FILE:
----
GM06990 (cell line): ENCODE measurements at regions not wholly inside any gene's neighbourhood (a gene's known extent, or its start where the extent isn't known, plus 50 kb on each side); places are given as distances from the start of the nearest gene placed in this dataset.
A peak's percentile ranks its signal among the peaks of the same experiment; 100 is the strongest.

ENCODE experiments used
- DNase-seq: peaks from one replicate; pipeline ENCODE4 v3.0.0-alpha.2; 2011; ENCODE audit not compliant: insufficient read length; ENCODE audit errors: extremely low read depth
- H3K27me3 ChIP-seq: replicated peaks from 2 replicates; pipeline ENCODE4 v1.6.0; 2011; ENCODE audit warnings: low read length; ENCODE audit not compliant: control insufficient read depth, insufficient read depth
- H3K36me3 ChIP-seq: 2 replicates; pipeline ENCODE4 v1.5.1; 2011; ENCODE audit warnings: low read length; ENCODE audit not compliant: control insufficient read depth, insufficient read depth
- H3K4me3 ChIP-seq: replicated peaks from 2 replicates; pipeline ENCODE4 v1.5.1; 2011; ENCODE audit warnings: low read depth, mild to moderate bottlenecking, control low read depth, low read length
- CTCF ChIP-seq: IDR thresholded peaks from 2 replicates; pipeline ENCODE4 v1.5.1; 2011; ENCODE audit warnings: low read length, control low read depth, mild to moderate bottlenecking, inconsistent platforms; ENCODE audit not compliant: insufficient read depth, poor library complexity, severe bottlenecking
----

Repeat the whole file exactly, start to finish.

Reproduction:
GM06990 (cell line): ENCODE measurements at regions not wholly inside any gene's neighbourhood (a gene's known extent, or its start where the extent isn't known, plus 50 kb on each side); places are given as distances from the start of the nearest gene placed in this dataset.
A peak's percentile ranks its signal among the peaks of the same experiment; 100 is the strongest.

ENCODE experiments used
- DNase-seq: peaks from one replicate; pipeline ENCODE4 v3.0.0-alpha.2; 2011; ENCODE audit not compliant: insufficient read length; ENCODE audit errors: extremely low read depth
- H3K27me3 ChIP-seq: replicated peaks from 2 replicates; pipeline ENCODE4 v1.6.0; 2011; ENCODE audit warnings: low read length; ENCODE audit not compliant: control insufficient read depth, insufficient read depth
- H3K36me3 ChIP-seq: 2 replicates; pipeline ENCODE4 v1.5.1; 2011; ENCODE audit warnings: low read length; ENCODE audit not compliant: control insufficient read depth, insufficient read depth
- H3K4me3 ChIP-seq: replicated peaks from 2 replicates; pipeline ENCODE4 v1.5.1; 2011; ENCODE audit warnings: low read depth, mild to moderate bottlenecking, control low read depth, low read length
- CTCF ChIP-seq: IDR thresholded peaks from 2 replicates; pipeline ENCODE4 v1.5.1; 2011; ENCODE audit warnings: low read length, control low read depth, mild to moderate bottlenecking, inconsistent platforms; ENCODE audit not compliant: insufficient read depth, poor library complexity, severe bottlenecking